Entries tagged with “Mt. Tam”.


It was supposed to be a warm, sunny day.

We had slathered on the sunscreen and filled the Camelbaks up to capacity. The weather forecast said 68 and sunny throughout Marin.

But as we approached it, the bridge was wreathed in fog. And as we started up Mt. Tam to Pan Toll Ranger Station, the fog got thicker. And thicker. And then it started to drip rain in spurts. And the fog was so thick you could barely see 50 feet up the road.

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The hiking book: Hiking the San Francisco Bay Area
The distance:
5.2 miles
The CityGirls rating:
8

On a warm, sunny early summer day, we revisited Alpine Lake in the foothills of Mt. Tam. When we hiked this in late February last year, the highlight of the hikes was all the wildflowers, especially the Fetid Adder’s Tongue.

In early June, it’s a whole different hike, with dragonflies darting back and forth across the trail, the sun beating down, and an acrobatic troupe of ducks performing synchronized dive routines.

20130602_lake-and-trees

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The hiking book: 60 Hikes Within 60 Miles (San Francisco)* and our brand new and very exciting Mt. Tam trail map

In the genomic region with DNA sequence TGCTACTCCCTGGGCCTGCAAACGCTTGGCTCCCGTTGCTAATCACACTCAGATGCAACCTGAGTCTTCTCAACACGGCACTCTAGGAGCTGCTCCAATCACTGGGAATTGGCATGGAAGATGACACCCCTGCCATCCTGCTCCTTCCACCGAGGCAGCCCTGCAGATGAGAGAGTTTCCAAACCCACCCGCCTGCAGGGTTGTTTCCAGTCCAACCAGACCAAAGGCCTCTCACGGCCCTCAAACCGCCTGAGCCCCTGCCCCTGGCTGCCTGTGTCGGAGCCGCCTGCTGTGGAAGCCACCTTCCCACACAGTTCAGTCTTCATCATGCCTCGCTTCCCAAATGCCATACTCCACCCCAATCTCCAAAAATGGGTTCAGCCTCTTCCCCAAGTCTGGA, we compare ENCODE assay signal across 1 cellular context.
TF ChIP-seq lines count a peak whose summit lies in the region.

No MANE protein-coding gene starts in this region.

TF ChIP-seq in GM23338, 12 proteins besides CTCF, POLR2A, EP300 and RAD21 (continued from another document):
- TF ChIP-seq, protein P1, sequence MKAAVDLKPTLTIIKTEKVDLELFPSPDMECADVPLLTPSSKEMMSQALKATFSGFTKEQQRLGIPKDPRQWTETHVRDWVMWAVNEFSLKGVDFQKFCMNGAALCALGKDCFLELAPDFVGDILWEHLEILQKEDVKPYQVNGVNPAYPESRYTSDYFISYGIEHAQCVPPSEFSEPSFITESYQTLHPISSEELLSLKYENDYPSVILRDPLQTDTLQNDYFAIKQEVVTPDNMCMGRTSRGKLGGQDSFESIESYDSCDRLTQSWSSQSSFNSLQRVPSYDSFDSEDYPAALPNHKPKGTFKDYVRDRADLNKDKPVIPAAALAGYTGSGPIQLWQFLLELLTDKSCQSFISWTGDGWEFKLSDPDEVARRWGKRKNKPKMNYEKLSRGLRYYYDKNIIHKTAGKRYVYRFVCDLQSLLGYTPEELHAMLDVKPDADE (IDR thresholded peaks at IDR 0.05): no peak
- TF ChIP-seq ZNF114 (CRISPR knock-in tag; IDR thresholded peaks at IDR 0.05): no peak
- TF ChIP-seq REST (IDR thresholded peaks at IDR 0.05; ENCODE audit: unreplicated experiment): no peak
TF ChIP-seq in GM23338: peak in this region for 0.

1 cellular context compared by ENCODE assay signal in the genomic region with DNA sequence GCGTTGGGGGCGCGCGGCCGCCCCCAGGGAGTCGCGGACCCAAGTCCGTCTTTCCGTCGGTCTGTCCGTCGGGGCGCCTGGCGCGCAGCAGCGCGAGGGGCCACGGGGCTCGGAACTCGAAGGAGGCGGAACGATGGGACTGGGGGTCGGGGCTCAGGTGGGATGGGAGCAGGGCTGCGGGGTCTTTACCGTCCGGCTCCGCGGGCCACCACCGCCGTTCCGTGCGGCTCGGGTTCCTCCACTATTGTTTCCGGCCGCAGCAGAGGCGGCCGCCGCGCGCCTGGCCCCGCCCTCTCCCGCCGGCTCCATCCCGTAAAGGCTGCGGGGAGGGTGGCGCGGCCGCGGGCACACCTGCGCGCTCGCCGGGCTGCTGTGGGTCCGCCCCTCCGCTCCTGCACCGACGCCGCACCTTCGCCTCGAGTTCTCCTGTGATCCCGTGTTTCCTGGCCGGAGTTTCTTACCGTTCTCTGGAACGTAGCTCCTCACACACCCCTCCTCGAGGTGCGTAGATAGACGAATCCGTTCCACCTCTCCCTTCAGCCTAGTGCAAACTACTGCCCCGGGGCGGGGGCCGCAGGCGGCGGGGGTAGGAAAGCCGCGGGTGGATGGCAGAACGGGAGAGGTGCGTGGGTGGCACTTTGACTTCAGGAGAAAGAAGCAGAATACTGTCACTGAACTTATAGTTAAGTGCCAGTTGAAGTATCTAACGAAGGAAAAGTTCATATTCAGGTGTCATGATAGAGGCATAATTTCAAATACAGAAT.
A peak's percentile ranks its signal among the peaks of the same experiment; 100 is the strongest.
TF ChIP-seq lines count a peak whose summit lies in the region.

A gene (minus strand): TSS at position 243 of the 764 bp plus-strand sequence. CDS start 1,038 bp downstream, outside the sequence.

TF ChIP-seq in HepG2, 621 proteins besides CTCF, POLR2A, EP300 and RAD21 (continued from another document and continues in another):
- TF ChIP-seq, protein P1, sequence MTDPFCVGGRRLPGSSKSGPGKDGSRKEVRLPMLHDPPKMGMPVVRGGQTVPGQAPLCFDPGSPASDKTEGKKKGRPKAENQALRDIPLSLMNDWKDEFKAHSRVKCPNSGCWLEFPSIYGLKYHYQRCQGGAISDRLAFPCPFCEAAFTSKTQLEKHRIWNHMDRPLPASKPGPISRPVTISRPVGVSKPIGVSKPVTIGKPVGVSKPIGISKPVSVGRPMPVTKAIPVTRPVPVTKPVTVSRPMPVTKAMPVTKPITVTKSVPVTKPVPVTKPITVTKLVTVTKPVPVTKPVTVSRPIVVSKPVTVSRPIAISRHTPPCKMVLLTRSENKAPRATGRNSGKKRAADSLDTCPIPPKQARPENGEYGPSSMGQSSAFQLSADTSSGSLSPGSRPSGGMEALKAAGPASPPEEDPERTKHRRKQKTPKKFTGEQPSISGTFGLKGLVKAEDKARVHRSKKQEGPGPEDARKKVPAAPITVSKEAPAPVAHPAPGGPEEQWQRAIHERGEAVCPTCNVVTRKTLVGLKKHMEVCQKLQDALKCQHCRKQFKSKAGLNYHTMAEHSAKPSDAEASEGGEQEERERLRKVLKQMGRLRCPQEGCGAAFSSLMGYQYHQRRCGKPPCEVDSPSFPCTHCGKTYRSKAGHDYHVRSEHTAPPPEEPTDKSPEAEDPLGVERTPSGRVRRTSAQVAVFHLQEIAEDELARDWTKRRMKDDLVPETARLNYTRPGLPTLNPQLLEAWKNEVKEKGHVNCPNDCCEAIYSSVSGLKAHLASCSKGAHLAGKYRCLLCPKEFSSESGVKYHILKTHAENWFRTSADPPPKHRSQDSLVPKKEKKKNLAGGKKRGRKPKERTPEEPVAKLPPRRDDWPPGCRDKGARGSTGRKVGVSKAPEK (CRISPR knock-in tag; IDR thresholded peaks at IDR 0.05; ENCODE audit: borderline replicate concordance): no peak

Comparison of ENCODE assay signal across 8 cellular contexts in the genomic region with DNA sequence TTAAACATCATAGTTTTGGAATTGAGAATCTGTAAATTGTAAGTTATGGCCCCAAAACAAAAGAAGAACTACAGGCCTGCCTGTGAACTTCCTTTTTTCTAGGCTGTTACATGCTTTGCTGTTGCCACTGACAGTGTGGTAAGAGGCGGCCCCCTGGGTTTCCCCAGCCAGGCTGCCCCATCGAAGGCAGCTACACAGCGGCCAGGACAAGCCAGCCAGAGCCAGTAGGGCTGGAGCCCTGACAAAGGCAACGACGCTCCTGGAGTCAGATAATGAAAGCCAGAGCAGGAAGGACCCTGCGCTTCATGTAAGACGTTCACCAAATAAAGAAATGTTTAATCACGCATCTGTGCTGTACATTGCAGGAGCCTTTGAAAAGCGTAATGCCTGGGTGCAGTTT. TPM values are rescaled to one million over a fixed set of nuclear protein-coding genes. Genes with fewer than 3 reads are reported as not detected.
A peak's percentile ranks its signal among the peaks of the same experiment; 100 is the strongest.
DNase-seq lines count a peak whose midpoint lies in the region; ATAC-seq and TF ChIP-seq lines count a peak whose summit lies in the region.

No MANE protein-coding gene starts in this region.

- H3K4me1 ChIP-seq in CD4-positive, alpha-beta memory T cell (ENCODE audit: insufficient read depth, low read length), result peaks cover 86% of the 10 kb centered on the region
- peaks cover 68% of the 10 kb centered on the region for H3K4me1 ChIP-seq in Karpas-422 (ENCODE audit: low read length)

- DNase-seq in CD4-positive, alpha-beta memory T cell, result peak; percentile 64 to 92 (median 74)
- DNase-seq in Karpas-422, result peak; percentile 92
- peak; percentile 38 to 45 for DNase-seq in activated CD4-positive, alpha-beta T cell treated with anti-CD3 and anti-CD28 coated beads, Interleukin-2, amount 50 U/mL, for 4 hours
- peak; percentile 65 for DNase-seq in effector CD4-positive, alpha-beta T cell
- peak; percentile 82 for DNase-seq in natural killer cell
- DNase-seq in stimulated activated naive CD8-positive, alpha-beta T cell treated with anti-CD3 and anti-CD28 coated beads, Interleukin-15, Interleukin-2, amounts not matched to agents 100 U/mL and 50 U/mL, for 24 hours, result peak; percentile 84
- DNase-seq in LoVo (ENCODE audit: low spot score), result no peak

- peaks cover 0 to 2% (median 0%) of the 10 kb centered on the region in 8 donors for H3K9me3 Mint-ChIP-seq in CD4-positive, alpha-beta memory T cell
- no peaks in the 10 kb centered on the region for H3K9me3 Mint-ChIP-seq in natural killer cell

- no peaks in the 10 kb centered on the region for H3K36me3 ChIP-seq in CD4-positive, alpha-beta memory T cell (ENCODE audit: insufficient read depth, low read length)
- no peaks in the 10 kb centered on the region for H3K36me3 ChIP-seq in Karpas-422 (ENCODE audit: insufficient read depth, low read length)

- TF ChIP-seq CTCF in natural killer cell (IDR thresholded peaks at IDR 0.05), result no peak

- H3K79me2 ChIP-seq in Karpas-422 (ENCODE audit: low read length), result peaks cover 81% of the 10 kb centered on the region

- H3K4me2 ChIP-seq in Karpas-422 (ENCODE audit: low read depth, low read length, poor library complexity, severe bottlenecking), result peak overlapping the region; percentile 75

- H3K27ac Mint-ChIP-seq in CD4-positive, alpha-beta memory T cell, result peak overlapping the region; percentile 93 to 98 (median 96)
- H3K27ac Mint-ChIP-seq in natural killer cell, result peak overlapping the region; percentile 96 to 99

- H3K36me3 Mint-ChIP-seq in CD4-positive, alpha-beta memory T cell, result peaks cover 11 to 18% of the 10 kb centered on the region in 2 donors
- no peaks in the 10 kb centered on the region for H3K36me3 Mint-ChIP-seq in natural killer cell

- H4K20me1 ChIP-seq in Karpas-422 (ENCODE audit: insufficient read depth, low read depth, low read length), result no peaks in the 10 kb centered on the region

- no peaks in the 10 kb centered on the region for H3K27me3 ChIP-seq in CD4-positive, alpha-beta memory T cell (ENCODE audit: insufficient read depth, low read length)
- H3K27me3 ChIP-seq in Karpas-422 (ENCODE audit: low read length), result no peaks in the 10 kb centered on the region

The distance:
6.5 miles
The CityGirls rating:
6

We were back on Mt. Tam again this weekend, this time for an actual hike with good friends S&J.

We started out at the Rock Spring parking lot and set out downhill via the Cataract Trail. It was a warm day, and we were thankful that we’d filled our trusty Camelbaks almost to their three liter capacities. The sun was out in force and the parking lot was crowded with hikers, but we soon plunged into tree cover, shade, and relative solitude.

The Cataract Trail is known for its 12 waterfalls, but water level in the creek was looking pretty low, especially for this time of year, so instead of rushing waterfalls, we mostly saw dry rocks with a trickle of water running down them.

Instead, we entertained ourselves with some deep philosophical (or maybe sociological) discussions of race, perceptions of color, and why Mitt Romney  would spend any time campaigning in the Bay Area.

After the descent through cool forest, we emerged onto the stunning golden hillside and  gem-bright blue sky of Bare Knoll.

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We didn’t really go hiking this weekend. We went tourist-hiking. By which we mean we drove to the East Peak of Mt. Tam, then took a leisurely stroll up the quarter-mile Plank Walk trail to the summit.

We’ve hiked on Mt. Tam many times, but this is the first time we’ve ever driven to the top of East Peak. The verdict: hiking is better than driving. More time to enjoy the scenery and less queasiness from the super-windy road.

But this weekend we have family in town, and this was just one stop on a grand circle tour of our favorite Marin spots, so we did the tourist thing.

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The hiking book: Hiking the San Francisco Bay Area